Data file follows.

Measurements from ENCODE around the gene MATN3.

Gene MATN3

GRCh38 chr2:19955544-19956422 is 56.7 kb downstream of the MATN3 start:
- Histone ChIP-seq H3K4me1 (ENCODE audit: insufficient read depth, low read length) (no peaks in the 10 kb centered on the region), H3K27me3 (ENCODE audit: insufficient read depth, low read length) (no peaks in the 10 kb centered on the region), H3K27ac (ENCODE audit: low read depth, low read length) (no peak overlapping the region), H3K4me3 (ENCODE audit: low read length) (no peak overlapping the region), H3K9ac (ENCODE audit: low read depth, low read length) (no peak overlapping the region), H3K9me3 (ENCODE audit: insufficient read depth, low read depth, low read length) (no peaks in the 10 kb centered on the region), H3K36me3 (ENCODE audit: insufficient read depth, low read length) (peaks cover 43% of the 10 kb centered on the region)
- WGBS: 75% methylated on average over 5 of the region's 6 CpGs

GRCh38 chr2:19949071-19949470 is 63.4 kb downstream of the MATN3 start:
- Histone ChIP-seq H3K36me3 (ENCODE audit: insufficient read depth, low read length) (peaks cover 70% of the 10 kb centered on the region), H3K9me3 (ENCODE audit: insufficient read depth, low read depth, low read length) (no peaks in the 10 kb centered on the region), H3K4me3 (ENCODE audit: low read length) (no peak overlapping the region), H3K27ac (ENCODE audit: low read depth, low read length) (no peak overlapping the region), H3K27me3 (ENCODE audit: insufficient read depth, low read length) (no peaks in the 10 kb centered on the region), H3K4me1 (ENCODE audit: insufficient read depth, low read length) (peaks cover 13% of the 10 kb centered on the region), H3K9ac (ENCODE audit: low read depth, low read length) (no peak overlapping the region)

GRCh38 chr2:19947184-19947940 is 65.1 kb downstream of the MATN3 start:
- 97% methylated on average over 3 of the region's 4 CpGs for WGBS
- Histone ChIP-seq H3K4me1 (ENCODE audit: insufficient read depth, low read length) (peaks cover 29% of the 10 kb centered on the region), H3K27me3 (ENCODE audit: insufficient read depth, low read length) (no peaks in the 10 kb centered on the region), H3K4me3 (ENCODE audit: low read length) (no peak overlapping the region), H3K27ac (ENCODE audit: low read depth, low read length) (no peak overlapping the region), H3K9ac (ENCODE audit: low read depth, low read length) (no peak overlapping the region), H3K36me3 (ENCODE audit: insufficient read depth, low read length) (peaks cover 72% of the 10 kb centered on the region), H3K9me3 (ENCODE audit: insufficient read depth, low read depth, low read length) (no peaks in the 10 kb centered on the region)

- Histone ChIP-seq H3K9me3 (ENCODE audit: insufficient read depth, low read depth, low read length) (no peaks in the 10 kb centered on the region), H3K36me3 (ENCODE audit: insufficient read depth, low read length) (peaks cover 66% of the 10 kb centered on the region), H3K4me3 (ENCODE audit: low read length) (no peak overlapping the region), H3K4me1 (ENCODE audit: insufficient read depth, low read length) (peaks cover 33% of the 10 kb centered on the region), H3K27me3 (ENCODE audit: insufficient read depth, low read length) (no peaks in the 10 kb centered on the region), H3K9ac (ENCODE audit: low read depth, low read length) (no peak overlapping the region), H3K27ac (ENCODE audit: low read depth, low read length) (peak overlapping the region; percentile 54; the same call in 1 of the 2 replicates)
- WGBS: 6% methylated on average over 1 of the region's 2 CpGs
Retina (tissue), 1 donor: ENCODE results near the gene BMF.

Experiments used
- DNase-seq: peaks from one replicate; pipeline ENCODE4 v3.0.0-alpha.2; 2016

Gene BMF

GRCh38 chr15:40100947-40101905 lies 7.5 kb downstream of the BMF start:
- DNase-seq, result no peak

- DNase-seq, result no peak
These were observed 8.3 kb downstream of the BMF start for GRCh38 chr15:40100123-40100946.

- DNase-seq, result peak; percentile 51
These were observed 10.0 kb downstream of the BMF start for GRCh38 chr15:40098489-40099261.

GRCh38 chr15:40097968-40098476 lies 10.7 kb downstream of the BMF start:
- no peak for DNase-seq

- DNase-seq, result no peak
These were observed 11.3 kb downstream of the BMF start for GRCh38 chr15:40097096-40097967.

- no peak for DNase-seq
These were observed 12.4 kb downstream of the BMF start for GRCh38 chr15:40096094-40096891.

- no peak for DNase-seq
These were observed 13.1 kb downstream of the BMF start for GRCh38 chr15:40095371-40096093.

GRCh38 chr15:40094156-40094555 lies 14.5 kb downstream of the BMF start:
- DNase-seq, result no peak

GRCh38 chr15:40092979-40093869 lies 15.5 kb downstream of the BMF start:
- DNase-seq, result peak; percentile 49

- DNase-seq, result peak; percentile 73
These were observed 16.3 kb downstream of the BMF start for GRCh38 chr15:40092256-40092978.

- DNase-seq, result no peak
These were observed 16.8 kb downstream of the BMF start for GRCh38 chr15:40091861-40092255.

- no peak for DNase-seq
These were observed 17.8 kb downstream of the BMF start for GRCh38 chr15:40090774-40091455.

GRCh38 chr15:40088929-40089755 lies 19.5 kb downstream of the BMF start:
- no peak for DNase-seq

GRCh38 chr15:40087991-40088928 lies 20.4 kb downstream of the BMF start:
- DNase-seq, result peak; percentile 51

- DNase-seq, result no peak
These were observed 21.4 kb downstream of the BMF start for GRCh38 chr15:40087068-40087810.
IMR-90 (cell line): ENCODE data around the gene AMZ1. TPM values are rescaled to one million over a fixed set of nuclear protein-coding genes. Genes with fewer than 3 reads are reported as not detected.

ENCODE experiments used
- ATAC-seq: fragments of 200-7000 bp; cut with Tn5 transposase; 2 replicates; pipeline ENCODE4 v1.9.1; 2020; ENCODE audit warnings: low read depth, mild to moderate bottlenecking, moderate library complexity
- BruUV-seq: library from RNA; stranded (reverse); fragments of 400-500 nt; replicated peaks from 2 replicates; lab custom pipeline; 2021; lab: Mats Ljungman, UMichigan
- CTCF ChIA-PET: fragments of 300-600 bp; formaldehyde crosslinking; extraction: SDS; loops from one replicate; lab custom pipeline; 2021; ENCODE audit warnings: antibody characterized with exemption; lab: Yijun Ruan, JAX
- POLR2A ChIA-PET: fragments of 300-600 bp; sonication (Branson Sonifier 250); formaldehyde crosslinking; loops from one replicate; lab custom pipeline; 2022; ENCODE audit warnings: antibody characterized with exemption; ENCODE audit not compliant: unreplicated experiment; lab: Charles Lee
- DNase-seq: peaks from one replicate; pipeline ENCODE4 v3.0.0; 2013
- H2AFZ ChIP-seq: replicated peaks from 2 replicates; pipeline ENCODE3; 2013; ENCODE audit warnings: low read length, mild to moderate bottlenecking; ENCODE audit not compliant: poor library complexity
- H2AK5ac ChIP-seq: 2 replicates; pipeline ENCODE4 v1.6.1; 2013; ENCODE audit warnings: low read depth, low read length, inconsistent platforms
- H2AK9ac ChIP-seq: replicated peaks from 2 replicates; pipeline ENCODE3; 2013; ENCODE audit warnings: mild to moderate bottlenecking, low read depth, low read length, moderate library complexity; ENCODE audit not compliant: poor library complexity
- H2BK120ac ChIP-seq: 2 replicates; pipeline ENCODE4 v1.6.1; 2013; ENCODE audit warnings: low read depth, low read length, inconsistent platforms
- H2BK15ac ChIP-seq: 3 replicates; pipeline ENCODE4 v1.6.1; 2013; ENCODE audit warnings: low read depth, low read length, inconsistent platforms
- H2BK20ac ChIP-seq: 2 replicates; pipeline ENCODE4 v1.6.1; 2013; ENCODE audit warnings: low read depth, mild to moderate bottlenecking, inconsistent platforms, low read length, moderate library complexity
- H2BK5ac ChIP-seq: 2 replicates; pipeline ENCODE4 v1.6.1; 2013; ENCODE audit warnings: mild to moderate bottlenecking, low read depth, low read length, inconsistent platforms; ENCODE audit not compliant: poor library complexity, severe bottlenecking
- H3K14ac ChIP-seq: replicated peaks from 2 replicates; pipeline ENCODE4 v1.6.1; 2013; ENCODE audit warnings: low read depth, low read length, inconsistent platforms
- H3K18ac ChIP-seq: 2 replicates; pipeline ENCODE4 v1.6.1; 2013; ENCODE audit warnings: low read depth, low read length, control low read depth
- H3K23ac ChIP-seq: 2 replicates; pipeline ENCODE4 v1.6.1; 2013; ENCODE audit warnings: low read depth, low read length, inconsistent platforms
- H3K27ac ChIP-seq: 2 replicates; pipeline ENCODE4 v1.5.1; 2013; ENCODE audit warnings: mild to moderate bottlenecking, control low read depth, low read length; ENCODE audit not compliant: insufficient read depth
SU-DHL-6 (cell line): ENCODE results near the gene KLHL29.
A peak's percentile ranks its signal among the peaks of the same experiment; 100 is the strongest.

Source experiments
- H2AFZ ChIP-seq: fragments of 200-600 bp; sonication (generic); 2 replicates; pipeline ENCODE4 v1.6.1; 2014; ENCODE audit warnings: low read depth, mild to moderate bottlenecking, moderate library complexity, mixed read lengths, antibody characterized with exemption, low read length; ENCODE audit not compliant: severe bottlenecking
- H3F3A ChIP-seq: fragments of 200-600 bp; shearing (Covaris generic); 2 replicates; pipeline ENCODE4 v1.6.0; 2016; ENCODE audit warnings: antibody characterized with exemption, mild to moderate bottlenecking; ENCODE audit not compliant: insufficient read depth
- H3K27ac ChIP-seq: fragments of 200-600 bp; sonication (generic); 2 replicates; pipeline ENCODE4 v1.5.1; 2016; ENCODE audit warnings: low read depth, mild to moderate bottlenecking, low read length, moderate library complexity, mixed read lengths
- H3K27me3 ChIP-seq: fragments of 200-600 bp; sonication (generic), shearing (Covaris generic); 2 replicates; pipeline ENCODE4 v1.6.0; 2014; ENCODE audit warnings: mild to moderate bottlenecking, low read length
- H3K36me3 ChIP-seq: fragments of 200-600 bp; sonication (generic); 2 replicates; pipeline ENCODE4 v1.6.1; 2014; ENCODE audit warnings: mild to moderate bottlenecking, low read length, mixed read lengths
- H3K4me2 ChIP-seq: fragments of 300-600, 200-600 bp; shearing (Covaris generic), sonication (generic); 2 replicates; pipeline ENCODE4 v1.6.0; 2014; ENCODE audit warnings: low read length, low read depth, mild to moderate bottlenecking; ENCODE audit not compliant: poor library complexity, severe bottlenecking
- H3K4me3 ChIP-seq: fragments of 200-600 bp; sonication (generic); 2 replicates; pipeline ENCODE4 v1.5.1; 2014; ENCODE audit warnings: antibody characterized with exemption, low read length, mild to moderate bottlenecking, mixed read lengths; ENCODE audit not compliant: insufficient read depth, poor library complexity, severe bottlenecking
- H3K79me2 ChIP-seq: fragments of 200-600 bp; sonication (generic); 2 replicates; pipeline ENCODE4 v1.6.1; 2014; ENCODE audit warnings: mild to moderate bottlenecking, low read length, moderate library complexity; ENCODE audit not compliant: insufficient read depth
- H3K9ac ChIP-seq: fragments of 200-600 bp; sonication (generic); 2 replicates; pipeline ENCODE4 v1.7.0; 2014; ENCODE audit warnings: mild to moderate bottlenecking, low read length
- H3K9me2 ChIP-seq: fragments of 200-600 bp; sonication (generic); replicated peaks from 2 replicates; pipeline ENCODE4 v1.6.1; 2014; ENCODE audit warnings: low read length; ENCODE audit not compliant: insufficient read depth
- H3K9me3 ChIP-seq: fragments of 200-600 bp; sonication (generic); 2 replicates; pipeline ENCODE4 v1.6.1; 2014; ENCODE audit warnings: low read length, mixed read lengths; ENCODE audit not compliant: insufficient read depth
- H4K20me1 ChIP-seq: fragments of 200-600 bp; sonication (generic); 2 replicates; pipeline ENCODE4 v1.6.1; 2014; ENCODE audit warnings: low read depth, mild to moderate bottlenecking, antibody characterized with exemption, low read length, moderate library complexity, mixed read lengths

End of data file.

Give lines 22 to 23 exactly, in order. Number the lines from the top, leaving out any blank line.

These were observed 10.0 kb downstream of the BMF start for GRCh38 chr15:40098489-40099261.

GRCh38 chr15:40097968-40098476 lies 10.7 kb downstream of the BMF start: